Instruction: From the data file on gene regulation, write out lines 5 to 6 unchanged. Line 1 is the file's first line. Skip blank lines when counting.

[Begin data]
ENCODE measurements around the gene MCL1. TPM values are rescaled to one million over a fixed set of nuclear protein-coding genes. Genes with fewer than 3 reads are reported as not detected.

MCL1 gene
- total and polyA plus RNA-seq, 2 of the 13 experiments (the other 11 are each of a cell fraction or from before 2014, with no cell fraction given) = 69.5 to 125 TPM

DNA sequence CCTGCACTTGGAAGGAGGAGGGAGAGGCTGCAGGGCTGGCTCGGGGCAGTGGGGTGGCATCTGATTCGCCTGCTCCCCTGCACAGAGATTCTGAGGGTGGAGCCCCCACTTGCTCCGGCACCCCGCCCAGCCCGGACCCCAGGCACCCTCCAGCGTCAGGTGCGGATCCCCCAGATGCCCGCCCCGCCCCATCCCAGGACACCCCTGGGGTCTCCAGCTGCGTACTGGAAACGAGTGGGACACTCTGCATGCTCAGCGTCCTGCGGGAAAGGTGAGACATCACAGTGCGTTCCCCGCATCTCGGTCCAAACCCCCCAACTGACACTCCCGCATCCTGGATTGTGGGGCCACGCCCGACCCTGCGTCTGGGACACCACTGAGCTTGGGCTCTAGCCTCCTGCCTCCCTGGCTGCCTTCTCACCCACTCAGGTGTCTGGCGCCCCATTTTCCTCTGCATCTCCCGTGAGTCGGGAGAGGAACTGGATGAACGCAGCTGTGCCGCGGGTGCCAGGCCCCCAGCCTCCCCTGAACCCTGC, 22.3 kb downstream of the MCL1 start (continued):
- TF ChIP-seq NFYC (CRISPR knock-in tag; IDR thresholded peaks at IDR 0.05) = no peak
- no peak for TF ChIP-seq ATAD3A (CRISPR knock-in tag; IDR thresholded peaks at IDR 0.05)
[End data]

- TF ChIP-seq NFYC (CRISPR knock-in tag; IDR thresholded peaks at IDR 0.05) = no peak
- no peak for TF ChIP-seq ATAD3A (CRISPR knock-in tag; IDR thresholded peaks at IDR 0.05)